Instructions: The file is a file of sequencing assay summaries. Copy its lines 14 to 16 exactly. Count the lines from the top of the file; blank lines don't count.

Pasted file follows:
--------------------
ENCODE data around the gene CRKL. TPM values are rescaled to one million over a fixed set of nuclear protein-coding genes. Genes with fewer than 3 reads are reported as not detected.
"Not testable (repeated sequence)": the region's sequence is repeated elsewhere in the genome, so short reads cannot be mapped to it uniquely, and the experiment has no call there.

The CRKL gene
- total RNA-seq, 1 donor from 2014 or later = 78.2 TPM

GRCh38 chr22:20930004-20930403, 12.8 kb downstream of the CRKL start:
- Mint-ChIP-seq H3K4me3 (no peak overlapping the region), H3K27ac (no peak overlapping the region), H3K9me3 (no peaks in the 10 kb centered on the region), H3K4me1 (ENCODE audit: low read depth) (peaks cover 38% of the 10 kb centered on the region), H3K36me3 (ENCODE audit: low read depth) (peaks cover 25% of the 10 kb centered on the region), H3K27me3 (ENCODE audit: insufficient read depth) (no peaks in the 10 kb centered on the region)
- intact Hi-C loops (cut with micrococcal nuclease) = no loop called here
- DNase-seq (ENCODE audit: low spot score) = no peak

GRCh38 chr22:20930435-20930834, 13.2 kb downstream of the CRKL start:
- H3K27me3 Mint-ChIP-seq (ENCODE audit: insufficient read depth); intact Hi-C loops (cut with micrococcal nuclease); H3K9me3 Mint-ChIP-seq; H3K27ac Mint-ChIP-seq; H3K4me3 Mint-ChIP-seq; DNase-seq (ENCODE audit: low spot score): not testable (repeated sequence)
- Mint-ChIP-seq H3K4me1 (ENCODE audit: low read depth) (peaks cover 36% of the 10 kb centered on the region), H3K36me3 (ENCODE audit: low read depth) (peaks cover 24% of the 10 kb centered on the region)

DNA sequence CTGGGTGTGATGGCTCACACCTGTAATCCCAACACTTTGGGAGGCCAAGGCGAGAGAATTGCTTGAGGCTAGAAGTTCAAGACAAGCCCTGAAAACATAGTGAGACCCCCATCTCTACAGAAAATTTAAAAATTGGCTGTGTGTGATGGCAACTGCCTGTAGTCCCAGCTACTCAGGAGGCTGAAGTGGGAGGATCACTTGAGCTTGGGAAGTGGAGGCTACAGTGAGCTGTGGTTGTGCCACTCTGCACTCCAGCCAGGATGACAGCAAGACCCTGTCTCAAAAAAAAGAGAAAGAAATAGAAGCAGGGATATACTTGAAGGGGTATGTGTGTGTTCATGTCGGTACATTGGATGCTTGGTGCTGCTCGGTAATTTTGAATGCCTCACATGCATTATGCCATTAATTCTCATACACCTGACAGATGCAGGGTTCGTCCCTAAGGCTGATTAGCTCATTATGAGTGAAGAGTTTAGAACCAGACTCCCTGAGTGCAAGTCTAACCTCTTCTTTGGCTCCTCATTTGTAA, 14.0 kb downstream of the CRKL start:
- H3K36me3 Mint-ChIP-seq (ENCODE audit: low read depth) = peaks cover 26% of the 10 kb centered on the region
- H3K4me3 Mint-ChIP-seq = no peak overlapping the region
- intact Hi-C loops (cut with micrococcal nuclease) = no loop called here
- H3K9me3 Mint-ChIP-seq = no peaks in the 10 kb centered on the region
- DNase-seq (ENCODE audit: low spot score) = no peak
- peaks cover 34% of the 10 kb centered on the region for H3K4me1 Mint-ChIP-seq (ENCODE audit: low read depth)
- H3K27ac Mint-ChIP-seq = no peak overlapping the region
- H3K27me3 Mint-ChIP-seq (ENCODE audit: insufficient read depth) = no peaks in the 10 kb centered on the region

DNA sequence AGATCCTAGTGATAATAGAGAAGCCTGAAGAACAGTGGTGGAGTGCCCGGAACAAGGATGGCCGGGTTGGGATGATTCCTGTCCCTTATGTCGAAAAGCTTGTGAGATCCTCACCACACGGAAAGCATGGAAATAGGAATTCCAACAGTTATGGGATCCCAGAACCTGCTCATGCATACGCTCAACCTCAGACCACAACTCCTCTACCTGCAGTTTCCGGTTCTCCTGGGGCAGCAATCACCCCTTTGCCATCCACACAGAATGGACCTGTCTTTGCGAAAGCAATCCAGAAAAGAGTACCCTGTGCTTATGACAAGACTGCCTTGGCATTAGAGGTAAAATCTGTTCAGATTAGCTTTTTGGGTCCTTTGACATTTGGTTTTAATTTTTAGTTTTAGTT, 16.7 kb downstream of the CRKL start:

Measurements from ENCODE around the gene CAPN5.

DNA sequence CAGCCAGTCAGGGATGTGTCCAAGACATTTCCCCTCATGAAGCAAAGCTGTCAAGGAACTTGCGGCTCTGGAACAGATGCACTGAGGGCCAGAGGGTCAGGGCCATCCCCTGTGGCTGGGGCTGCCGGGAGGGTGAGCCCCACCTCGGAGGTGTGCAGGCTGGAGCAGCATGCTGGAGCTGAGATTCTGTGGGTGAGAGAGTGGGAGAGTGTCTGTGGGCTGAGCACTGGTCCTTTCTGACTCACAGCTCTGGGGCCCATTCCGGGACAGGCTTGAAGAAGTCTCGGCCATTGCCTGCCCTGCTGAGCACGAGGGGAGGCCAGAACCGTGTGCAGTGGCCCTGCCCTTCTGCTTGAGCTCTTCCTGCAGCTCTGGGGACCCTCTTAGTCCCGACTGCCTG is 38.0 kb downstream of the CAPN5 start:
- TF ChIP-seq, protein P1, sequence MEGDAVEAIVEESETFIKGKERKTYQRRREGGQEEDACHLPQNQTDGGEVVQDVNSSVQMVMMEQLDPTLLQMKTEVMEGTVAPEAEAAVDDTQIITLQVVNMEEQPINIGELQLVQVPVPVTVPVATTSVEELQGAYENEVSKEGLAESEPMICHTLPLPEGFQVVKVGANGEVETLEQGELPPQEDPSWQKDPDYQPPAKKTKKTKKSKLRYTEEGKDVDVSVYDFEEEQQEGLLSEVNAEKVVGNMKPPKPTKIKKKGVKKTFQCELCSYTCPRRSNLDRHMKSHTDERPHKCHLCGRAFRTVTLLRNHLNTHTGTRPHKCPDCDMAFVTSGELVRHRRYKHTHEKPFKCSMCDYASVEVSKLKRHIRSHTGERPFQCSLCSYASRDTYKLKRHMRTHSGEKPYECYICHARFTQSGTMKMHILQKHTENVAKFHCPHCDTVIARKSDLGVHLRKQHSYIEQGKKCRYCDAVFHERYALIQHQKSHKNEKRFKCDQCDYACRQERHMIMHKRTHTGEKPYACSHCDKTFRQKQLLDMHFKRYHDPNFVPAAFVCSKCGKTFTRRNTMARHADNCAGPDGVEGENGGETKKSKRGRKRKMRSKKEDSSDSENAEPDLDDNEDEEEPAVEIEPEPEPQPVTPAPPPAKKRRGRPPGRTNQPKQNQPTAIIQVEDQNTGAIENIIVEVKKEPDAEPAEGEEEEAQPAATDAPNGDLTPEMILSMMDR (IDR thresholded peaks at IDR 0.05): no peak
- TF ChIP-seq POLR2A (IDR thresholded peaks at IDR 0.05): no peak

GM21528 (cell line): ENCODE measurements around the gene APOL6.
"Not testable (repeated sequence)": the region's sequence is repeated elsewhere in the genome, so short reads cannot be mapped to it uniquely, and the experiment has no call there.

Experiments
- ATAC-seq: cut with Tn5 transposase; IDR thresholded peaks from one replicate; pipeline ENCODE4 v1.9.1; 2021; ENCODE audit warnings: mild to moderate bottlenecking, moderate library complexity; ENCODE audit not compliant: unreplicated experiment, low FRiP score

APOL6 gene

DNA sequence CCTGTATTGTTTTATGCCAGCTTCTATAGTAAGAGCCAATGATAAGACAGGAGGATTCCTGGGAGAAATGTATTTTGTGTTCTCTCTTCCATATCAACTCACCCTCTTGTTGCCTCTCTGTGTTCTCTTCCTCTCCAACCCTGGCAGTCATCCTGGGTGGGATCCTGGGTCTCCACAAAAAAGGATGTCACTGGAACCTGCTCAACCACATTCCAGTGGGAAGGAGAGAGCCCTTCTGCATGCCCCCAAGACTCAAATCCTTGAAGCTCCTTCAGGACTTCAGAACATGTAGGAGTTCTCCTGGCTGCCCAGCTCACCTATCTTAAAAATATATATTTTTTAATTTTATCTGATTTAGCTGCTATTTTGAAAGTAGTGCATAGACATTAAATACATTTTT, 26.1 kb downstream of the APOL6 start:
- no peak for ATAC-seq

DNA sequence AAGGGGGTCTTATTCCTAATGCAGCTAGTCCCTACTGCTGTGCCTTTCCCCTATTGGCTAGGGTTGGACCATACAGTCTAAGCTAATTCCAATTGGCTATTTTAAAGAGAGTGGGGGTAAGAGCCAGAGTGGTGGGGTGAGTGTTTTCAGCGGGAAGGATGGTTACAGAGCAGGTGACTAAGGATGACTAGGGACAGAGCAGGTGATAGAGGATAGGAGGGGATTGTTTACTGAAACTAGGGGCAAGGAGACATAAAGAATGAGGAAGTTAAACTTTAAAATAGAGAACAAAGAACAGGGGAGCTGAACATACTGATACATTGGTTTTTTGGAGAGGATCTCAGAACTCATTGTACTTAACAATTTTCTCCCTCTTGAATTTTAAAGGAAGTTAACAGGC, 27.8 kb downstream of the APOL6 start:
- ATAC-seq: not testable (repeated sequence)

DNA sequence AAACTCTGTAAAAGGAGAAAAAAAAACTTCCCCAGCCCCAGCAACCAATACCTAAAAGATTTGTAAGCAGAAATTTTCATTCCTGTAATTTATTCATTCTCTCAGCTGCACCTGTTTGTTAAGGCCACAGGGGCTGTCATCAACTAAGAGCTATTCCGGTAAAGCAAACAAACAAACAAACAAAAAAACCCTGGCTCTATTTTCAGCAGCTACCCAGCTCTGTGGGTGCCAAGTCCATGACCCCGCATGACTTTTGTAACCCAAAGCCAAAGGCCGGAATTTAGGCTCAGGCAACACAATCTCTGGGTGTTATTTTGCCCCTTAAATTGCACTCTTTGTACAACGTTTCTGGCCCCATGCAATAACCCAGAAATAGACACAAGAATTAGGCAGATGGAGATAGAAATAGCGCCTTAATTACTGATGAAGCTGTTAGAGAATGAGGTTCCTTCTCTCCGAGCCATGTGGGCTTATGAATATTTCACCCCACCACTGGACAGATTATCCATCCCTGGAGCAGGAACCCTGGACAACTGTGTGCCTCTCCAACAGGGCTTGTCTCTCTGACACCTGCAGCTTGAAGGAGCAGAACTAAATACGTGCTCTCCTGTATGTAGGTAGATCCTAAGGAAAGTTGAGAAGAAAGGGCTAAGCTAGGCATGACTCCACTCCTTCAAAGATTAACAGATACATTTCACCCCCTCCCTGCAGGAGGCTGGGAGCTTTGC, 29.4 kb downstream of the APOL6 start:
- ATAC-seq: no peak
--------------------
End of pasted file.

- H3K4me3 Mint-ChIP-seq = no peak overlapping the region
- intact Hi-C loops (cut with micrococcal nuclease) = no loop called here
- H3K9me3 Mint-ChIP-seq = no peaks in the 10 kb centered on the region